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Scotland: Making provision for the continued operation of planning and environmental regulation after Brexit

  • United Kingdom
  • Brexit
  • Real estate planning
  • Real estate sector


In preparation for the forthcoming withdrawal of the UK from the EU, Scottish Ministers have been amending legislation and associated regulations controlling the requirements and processes of town and country planning and environmental matters. The purpose of these changes is to ensure that the regulatory framework for all such matters continues to operative effectively in Scotland following withdrawal from the EU, regardless of whether agreement is reached on the terms of departure.

The changes include updating references to EU Directives to the Directives as these had effect immediately before “exit day”, updating references to the EU, EU institutions and administrative procedures to domestic equivalents and updating legal references to refer to domestic legislation. For example, the information required in an EIA report has to take into account relevant EU or Member State environmental protection measures, including those established under the Habitats and Birds Directives. After “exit day”, the EIA report must take into account relevant EU (as they had effect immediately before exit day) or UK environmental protection measures, including those established under any UK law that implemented the Habitats and Birds Directives.

The changes by the Scottish Ministers include amendments to the 2008 Development Planning Regulations, the 2013 Development Management Procedure Regulations, the Environmental Impact Assessment regime as it applies to both town and country planning and electricity works applications, the Wildlife and Countryside Act 1981, a suite of environmental protection regulations including controlled activities in the water environment and the marine licensing regime.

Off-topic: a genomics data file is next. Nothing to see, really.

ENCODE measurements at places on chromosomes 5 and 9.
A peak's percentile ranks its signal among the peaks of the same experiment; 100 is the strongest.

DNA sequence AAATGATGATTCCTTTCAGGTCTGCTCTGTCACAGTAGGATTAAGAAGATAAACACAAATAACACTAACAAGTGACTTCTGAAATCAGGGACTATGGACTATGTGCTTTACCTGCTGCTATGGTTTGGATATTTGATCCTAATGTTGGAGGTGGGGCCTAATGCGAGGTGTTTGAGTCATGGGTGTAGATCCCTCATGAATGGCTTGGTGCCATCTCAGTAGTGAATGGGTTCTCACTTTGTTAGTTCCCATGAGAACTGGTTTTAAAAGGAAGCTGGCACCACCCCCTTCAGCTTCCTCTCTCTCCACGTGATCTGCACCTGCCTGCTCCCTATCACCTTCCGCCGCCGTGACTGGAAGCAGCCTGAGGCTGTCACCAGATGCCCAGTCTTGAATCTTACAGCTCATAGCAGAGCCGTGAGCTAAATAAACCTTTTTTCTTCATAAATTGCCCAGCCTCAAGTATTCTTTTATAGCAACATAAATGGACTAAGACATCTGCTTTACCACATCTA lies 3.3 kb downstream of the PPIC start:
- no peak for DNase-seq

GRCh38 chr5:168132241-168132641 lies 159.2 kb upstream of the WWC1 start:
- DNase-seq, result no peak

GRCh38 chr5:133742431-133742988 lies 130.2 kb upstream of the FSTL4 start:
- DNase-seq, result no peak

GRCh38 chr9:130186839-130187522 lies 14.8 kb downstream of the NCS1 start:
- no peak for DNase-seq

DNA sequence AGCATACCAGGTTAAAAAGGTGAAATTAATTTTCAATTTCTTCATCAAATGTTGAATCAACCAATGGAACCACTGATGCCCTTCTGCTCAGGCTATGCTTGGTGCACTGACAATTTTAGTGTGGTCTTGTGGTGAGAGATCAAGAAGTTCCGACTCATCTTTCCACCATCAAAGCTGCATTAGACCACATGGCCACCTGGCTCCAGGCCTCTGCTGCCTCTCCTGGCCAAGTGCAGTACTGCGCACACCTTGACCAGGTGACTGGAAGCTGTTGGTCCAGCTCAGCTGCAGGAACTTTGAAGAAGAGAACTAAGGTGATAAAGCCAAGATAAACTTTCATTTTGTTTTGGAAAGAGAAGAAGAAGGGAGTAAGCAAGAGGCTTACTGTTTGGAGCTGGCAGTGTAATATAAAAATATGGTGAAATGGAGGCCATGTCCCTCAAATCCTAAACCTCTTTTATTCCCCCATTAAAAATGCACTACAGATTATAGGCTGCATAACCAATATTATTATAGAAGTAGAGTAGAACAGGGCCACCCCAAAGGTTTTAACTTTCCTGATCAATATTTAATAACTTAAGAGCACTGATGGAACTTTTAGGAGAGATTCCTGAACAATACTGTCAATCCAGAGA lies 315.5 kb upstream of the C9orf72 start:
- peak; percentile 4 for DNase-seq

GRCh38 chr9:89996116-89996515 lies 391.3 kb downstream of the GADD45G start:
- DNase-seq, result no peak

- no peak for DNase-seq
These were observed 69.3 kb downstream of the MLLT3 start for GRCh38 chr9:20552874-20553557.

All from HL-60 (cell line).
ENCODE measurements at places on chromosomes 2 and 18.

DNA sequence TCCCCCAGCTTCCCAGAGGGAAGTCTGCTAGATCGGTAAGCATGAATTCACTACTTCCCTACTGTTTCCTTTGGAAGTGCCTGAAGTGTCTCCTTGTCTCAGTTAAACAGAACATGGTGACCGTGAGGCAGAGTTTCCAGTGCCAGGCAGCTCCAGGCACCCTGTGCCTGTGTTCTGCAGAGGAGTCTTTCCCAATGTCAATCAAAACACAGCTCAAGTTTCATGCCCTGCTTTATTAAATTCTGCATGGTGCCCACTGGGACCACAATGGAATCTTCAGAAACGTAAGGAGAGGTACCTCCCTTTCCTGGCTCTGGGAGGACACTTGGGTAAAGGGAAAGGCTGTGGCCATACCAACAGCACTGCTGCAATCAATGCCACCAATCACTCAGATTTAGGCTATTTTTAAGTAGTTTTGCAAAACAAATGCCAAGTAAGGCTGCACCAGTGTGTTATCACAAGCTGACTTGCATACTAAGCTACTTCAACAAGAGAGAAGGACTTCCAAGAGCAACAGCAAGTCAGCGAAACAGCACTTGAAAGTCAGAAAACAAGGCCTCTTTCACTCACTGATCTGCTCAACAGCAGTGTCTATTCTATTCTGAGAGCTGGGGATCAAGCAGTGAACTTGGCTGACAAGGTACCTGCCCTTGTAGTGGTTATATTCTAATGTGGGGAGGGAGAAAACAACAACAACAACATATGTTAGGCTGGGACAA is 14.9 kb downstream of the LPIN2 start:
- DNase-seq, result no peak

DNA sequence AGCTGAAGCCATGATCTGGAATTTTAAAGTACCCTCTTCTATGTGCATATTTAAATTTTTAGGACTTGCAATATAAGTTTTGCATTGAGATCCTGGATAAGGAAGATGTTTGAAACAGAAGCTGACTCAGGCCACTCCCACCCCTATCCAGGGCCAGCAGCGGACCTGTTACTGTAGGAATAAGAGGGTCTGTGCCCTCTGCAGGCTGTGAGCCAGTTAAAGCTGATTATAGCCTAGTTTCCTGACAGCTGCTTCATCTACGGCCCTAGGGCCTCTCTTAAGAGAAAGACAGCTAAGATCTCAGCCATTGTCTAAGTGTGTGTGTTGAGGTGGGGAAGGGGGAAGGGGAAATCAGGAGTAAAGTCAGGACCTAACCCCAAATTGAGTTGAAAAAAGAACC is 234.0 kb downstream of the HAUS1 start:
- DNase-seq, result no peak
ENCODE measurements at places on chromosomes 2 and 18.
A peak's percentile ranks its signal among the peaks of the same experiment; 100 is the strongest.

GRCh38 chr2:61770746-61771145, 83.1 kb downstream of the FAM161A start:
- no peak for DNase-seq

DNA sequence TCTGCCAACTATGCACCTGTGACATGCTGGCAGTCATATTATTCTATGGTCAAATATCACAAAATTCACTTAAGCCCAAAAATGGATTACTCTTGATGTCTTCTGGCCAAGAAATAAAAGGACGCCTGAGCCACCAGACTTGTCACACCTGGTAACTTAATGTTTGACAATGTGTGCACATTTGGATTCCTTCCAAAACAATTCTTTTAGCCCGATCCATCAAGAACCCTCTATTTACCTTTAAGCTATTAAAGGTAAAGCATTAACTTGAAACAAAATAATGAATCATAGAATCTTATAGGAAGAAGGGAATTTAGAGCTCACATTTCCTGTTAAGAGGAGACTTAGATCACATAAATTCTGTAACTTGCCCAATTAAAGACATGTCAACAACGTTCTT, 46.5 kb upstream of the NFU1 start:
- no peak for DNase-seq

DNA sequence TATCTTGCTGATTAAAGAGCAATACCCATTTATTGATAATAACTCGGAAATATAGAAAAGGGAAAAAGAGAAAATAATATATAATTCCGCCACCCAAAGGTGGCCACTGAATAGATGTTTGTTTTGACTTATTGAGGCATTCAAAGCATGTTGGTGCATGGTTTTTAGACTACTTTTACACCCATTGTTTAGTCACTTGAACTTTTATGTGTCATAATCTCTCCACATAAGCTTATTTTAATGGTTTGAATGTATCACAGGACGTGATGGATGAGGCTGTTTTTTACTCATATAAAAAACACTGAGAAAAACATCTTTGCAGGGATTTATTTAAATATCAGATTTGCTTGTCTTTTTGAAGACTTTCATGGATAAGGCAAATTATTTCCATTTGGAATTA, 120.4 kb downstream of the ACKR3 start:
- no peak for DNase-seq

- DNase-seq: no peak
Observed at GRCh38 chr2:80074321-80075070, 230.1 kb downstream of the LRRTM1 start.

The legislative definition of “exit day” defines the day when the UK changes its laws to deal with the domestic consequences of exiting the EU and brings the new system of retained EU law into effect. As matters currently stand, in the absence of any further decisions, “exit day” is 12 April at 11.00pm. Subject to any further decisions and with any necessary agreement at EU level for a revised Brexit day, further secondary legislation will need to be brought forward by the UK Government to amend the current legislative definition. Provision has been made for this process in the European Union (Withdrawal) Act 2018.